Well let me rephrase that, I may place some where around 300-400 rounds a year through any of my pieces at home & on occasion I have had over 500 through my 1860 Army where wear down & or breakage eventually can happen & I keep just a few parts on hand for when that may occur, I can spend the time to repair my revolver & have her ready for the next time I want to play with it.
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Old February 26, 2008, 12:35 PM   #9
Jolly_Roger
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I understand that parts will wear out and it is a good idea to have some spares on hand. It's just disappointing to need to replace parts that aren't worn out, just not properly fitted from the factory. And since the parts in my gun are not obviously broken or worn, I worry that new parts may not correct the problem. But, only one way to find out, I guess. I placed a parts order with Dixie this morning.
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Old February 26, 2008, 12:49 PM   #10
mykeal
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Quote:
It's just disappointing to need to replace parts that aren't worn out, just not properly fitted from the factory.
You said you bought this from Cabela's "Bargain Cave" and that it was a display model. I assume Cabela's staff is the source of the 'display model' moniker.

In no way is that gun considered factory new. Your assumption that the problems with the internal parts are due to improper factory fitting is not supportable.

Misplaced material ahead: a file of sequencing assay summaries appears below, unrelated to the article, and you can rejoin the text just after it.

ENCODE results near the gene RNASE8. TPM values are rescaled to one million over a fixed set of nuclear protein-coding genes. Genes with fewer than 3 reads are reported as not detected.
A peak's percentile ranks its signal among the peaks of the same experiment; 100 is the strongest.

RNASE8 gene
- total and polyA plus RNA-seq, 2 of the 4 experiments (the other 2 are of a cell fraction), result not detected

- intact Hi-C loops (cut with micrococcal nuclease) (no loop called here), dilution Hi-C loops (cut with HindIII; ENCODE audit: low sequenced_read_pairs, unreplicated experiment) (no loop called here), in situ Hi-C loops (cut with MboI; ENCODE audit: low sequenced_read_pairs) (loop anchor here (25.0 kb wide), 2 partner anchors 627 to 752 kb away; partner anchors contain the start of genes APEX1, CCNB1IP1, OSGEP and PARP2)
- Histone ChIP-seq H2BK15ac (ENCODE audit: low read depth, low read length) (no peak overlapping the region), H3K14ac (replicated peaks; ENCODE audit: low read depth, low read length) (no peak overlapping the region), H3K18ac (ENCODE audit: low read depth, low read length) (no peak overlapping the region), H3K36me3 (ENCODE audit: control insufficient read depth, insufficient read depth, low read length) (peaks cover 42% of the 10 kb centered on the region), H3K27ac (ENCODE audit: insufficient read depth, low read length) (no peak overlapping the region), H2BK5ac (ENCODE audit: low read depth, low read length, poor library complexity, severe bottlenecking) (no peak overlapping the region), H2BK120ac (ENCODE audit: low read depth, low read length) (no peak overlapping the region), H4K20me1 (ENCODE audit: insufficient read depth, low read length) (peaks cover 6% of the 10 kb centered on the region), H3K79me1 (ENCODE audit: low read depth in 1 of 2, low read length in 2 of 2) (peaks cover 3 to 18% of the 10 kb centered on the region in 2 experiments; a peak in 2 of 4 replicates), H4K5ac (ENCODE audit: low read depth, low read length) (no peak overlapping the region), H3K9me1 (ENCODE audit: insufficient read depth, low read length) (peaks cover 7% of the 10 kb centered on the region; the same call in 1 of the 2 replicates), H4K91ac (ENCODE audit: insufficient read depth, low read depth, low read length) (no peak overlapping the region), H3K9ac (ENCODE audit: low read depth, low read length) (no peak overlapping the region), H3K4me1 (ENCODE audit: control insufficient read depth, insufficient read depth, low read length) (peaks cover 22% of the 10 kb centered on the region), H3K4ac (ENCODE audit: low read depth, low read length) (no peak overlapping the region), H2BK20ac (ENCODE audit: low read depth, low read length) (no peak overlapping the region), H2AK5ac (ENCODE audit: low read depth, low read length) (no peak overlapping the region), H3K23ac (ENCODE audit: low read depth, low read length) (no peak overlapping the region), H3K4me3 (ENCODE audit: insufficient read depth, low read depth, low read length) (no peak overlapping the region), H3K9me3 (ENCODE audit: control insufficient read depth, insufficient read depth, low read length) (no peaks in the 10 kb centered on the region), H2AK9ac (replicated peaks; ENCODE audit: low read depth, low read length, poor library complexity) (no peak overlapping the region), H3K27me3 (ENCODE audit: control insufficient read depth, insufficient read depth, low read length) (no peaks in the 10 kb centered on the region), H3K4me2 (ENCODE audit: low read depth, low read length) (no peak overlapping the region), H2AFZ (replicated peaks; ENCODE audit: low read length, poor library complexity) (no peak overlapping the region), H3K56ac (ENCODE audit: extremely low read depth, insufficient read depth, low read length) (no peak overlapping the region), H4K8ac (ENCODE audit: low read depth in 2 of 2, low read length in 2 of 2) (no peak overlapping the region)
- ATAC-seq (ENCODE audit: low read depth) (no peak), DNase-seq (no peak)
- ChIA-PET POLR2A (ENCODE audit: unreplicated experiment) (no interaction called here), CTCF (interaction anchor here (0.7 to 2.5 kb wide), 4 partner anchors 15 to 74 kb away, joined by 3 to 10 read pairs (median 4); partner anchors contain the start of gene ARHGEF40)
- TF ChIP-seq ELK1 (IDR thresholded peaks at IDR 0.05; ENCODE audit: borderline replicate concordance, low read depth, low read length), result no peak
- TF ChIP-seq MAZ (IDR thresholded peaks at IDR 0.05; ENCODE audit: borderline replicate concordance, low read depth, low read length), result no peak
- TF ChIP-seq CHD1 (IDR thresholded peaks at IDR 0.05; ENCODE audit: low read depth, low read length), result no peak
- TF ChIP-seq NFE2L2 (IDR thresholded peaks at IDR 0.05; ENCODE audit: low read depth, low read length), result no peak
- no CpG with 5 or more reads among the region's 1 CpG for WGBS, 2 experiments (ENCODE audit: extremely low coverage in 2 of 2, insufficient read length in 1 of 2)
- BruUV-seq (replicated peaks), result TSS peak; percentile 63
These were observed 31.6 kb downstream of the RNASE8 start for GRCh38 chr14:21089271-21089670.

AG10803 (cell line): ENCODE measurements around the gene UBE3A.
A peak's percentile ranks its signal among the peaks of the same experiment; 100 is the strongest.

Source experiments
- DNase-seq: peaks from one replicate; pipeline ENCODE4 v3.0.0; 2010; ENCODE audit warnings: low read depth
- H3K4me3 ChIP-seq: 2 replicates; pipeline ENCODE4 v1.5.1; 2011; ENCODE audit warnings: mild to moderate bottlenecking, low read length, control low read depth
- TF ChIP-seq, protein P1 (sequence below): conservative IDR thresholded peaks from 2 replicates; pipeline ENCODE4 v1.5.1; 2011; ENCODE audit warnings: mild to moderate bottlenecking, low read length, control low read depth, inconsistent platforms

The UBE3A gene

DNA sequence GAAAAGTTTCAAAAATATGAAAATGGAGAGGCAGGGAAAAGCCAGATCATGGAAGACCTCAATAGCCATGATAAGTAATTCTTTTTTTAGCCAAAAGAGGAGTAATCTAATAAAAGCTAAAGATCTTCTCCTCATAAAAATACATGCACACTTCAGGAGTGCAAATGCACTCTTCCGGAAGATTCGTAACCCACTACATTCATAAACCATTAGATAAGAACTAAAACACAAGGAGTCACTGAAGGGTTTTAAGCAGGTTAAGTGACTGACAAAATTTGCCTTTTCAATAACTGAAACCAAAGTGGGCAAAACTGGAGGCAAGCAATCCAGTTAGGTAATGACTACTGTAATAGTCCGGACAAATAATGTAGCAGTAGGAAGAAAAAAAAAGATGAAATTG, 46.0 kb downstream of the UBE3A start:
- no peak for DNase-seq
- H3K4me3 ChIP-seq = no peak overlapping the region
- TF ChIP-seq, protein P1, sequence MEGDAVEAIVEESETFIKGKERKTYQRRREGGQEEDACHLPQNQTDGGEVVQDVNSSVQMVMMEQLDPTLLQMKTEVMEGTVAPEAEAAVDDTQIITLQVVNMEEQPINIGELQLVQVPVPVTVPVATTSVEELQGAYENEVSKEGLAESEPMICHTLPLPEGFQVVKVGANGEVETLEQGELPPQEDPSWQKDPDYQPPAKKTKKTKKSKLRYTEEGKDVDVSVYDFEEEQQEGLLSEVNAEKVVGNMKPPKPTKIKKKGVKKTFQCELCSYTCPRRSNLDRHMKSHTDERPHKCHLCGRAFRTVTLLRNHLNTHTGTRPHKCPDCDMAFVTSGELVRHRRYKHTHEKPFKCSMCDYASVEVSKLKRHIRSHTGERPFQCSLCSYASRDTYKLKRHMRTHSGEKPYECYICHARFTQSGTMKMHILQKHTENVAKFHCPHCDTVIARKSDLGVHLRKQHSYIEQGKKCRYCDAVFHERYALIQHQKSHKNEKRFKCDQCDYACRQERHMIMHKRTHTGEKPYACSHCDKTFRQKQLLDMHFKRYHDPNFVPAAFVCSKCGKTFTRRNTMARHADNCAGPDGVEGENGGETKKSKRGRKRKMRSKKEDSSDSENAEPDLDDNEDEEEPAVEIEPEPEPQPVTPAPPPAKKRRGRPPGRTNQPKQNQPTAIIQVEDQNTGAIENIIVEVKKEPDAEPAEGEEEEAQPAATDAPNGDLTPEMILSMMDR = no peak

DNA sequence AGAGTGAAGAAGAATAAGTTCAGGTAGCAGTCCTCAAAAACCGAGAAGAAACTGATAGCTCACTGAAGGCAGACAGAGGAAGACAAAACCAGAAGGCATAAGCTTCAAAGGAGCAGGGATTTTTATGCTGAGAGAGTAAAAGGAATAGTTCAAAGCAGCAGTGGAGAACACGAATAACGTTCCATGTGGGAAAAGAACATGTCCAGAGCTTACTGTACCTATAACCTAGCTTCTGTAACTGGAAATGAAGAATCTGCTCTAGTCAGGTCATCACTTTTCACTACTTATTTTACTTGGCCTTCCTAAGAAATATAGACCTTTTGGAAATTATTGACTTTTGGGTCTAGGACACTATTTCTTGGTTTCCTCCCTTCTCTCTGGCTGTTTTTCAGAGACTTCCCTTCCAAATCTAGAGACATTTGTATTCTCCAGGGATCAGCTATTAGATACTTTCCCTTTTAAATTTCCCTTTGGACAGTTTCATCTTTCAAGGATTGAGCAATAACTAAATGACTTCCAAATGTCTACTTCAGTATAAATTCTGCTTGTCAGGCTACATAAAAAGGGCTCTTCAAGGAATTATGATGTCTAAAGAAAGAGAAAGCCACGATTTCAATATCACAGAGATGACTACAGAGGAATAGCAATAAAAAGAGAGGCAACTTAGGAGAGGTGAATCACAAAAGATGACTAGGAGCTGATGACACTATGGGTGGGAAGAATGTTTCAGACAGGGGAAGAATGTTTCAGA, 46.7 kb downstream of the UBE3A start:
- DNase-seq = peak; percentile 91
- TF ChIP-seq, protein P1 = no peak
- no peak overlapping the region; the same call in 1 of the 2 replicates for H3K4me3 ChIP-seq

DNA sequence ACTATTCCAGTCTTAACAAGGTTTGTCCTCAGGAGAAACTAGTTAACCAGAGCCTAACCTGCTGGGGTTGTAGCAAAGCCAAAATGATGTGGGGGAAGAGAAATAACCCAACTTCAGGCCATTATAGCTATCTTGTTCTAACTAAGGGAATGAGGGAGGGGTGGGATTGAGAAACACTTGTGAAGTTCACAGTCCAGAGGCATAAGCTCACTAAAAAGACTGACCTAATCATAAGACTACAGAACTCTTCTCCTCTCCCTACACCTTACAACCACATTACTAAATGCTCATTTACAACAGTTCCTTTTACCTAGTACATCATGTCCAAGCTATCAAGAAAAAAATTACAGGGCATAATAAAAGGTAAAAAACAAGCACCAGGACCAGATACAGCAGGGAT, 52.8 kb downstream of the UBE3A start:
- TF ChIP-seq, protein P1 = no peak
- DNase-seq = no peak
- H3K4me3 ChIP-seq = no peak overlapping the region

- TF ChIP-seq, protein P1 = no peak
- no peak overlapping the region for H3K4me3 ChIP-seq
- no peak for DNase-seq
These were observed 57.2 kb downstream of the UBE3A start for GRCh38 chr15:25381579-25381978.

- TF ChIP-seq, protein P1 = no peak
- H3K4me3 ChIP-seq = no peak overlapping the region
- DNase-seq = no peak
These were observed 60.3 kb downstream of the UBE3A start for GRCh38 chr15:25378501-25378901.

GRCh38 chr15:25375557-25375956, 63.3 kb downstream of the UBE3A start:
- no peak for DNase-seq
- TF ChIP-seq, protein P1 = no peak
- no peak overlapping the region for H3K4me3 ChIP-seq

As a display model, if that's truly the case, it is subject to significant abuse by both members of the shopping public and, unfortunately, retailer staff that don't know what they're doing. Further, there is no information about how long it was a 'display model' or whether it had any other abuse before entering that status.

I think your disappointment is not justified. I'm not surprised you've found problems with a 'Bargain Cave' purchase - I think you should have expected some problems.
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Old February 26, 2008, 03:52 PM   #11
Jolly_Roger
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If the nipples on this gun were damaged as a result of dry firing, I would not be surprised, as that would be common in a display item. Likewise, if there were cosmetic issues, that would be expected. But this gun shows no sign of that kind of abuse. In fact, internally it looks very good with virtually no wear on any of the internal parts. My statement that the gun was a display model was based on statements by Cabela's staff, as well as a large orange sticker on the box which read "Display".

Now it certainly may be that persons unknown held the cylinder in place while retracting the hammer, or some other type of manipulation that may have damaged the bolt and/or hammer - I don't know. What I do know is that the parts do not show any overt signs of that kind of abuse. They simply look as if they do not fit and interact exactly right.

I'm certainly not saying that this gun is a POS or that Uberti builds crap. I bought a gun that was unfired, but had been handled, probably a lot. I'm sorry you feel my opinion is not justified, but we'll just have to disagree on that point. I do appreciate all the advice on how to address the issue.